To celebrate the launch of the Mail’s fantastic Puzzles & Prizes pull-out, we are introducing exciting new puzzles to give your brain a workout.
From next week, the paper will contain bigger, brighter puzzle pages with even more testing conundrums.
The nation’s numbers queen Carol Vorderman is here to help you solve them.
Yesterday, it was the addictive Suguru — today, it’s the trickier adding game Suko.
To celebrate our new puzzles, we’re offering even bigger prizes — giving you a chance to win £3,000 every week.
You can find more games in the interactive version of the paper, Mail Plus, for tablets and smartphones. Visit mailsubscriptions.co.uk to find out more. Grab a pen and get puzzling!
THE RULES OF SUKO
The name ‘Suko’ sounds like a mini version of Sudoku, and that’s exactly what it is. The nine boxes must be filled in with the digits 1 to 9.
In the nine-box grid, there are four numbers in white circles. When the four boxes overlapped by each circle are filled in, their numbers have to add up to the total in the circle.
Now here’s the part I really love. The nine boxes are shaded in three colours — pale, medium and dark. And there are three corresponding circles underneath, each containing a number. Your challenge is to make sure each set of coloured squares adds up to the matching target. Here’s the key: you can use each digit, 1 to 9, only once. That simple fact will help you unpick any Suko.
In Suko, and other puzzles such as Killer Sudoku, boxes within the main grid are grouped together. Sometimes they’re shaded darker, sometimes they’re outlined in dotted or heavy lines. These groups are called ‘cages’.
THE SUKO SECRET
The lowest target for any group of three digits is six (1+2+3). The lowest target for any group of four digits is ten (1+2+3+4). That means the target totals are giving you lots of clues — and the more you play Suko, the more you’ll learn to spot the giveaway numbers.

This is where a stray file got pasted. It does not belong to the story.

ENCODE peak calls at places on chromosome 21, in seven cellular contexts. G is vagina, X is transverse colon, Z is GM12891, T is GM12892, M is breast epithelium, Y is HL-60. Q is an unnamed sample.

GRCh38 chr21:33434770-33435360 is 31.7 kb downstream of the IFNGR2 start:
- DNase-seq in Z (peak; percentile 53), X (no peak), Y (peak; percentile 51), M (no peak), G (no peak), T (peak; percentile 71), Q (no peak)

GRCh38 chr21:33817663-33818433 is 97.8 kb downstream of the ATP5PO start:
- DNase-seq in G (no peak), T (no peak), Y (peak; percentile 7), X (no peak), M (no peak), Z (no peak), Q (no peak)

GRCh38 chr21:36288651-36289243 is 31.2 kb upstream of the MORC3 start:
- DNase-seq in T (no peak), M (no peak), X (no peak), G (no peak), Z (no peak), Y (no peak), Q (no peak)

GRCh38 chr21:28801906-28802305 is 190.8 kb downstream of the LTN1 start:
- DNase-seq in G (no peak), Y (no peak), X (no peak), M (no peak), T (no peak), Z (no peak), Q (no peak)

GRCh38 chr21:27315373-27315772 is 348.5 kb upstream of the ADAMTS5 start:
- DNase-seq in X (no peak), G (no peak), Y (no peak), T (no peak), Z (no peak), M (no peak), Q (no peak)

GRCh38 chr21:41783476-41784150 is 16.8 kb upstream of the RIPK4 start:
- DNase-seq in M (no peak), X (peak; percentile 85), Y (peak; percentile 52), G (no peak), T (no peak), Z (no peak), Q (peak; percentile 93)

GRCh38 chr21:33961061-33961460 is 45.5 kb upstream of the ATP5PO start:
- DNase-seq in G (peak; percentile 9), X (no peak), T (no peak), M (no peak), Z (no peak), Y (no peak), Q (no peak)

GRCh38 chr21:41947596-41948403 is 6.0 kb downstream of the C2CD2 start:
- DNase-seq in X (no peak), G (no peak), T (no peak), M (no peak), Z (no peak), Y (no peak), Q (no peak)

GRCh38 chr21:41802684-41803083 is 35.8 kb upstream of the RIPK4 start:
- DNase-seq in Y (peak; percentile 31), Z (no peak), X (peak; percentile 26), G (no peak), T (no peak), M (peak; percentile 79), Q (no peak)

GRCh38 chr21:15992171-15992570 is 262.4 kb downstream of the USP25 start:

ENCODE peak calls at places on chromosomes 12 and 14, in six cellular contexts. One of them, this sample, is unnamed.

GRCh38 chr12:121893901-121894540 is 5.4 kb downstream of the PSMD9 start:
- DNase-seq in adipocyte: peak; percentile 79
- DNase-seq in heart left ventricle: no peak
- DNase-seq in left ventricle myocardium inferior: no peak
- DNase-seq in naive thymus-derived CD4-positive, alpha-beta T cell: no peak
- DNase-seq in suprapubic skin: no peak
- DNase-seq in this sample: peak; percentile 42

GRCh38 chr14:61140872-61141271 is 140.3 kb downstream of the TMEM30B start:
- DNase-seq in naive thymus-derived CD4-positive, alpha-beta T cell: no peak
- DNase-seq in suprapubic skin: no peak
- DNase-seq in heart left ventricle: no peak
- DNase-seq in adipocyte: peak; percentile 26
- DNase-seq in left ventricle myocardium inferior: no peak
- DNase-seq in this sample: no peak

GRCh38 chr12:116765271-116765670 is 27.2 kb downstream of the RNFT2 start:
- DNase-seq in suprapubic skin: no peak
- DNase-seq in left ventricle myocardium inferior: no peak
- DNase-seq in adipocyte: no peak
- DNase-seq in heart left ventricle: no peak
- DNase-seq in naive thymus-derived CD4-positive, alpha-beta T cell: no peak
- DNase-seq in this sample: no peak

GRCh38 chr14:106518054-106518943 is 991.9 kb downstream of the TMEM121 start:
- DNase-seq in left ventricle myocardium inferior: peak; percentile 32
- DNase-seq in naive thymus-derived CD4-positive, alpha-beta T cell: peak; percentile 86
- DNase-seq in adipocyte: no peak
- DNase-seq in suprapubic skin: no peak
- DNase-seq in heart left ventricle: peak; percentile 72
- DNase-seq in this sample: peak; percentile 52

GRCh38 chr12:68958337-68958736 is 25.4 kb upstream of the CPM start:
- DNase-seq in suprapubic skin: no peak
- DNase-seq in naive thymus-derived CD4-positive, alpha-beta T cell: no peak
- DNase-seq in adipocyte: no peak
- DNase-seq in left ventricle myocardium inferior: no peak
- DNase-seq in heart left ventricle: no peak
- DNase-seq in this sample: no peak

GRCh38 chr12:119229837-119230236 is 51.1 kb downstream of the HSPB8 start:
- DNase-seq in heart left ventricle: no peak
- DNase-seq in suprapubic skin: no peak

For example, if the target for a cage of four is 11, the four digits must be 1+2+3+5 (go on, check it and you’ll see I’m right — no other four numbers add up to 11).
Once you know where the 1, 2, 3 and 5 are, you also know that the other five boxes contain 4, 6, 7, 8 and 9.
High targets are great clues, too. If a three-digit group adds up to 24, it must contain 7, 8 and 9. No other combination of the numbers 1 to 9 will add up to 24.
Tackle a few of these puzzles and you’ll soon have lots of combinations off by heart. It’s a wonderful example of how puzzles make us look at numbers in a different way.
Here’s one of the surest ways to get started with a Suko. When a group of four cells, such as those around the number 28 here, contains a ‘cage’ of three coloured cells, a simple sum gives your first number to fill in.
The bottom-left foursome add up to 28 and the three dark cells add up to 20. 28 – 20 = 8 . . . so you can write 8 in the middle-left cell.
Do the same sum for the top left foursome. 18 – 13 = 5 . . . so the central cell must be a 5.
Now, the dark cage adds up to 20, and one of the cells is a 5, so the other two must add up to 15. That can’t be 8 + 7, because you’ve used the 8. So it must be 6 + 9. There’s no way to know which way round they go yet, so just scribble a tiny 6/9 in each cell.
Using the same technique, you know the top two cells in the palest cage have to add up to 5 (18 -8 -5 = 5) so are either 1/4 or 2/3. Now it’s time for trial and error. Let’s try putting 2 in the middle-top cell.
We want 16 in the top-right foursome. 2 + 5 = 7, so the top and middle-right cells must make 16 – 7 = 9 . . . but our remaining numbers are 1, 4 and 7. It can’t be done. So instead, try 3 in the middle-top cell: 3 + 5 = 8, which leaves you with 16 – 8 = 8.
That 8 must come from adding 1 and 7 together, but we don’t yet know the order, so scribble both in the cells’ corners.
Because they’re in the medium-shaded cage, which adds up to 12, a 4 must go at the bottom right.
Now, to solve the bottom-right quadrant, select the numbers that add up to 22.
You already have 4 and 5, so it must be 4 + 5 + 6 + 7 = 22.
Now 7 and 6 have been placed, you know where 1 and 9 go.
Now have a go at these examples below, using the tricks I’ve shown you.
It helps to remember that the sum of the numbers from 1 to 9 is 45.
That means, when your grid is partly completed, you can subtract the numbers you’ve filled in from 45.
This gives you the sum of all the remaining blank cells. It’s one more point of reference — and the more information you can squeeze out of those blank cells, the better your chances of uncovering the solution.
And here’s three to get you hooked (answers below)